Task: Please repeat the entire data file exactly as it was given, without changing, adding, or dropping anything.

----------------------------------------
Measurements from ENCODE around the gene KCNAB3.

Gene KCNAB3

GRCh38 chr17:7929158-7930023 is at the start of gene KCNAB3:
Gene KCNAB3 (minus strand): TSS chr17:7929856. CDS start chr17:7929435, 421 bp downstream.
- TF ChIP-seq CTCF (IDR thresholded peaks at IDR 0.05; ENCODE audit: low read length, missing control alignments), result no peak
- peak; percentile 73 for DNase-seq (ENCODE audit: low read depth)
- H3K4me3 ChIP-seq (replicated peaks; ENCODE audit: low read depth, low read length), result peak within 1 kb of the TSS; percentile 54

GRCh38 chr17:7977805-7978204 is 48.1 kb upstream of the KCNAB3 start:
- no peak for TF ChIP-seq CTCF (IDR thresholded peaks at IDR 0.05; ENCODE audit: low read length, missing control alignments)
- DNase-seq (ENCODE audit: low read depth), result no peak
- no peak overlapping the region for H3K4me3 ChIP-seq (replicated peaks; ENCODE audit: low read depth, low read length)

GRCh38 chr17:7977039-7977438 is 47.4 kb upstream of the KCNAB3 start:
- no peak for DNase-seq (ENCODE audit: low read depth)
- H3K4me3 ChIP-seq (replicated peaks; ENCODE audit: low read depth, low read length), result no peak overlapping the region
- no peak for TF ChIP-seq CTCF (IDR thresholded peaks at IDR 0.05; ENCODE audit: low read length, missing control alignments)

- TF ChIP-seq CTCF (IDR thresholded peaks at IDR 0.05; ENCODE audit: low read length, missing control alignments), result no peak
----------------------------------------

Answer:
Measurements from ENCODE around the gene KCNAB3.

Gene KCNAB3

GRCh38 chr17:7929158-7930023 is at the start of gene KCNAB3:
Gene KCNAB3 (minus strand): TSS chr17:7929856. CDS start chr17:7929435, 421 bp downstream.
- TF ChIP-seq CTCF (IDR thresholded peaks at IDR 0.05; ENCODE audit: low read length, missing control alignments), result no peak
- peak; percentile 73 for DNase-seq (ENCODE audit: low read depth)
- H3K4me3 ChIP-seq (replicated peaks; ENCODE audit: low read depth, low read length), result peak within 1 kb of the TSS; percentile 54

GRCh38 chr17:7977805-7978204 is 48.1 kb upstream of the KCNAB3 start:
- no peak for TF ChIP-seq CTCF (IDR thresholded peaks at IDR 0.05; ENCODE audit: low read length, missing control alignments)
- DNase-seq (ENCODE audit: low read depth), result no peak
- no peak overlapping the region for H3K4me3 ChIP-seq (replicated peaks; ENCODE audit: low read depth, low read length)

GRCh38 chr17:7977039-7977438 is 47.4 kb upstream of the KCNAB3 start:
- no peak for DNase-seq (ENCODE audit: low read depth)
- H3K4me3 ChIP-seq (replicated peaks; ENCODE audit: low read depth, low read length), result no peak overlapping the region
- no peak for TF ChIP-seq CTCF (IDR thresholded peaks at IDR 0.05; ENCODE audit: low read length, missing control alignments)

- TF ChIP-seq CTCF (IDR thresholded peaks at IDR 0.05; ENCODE audit: low read length, missing control alignments), result no peak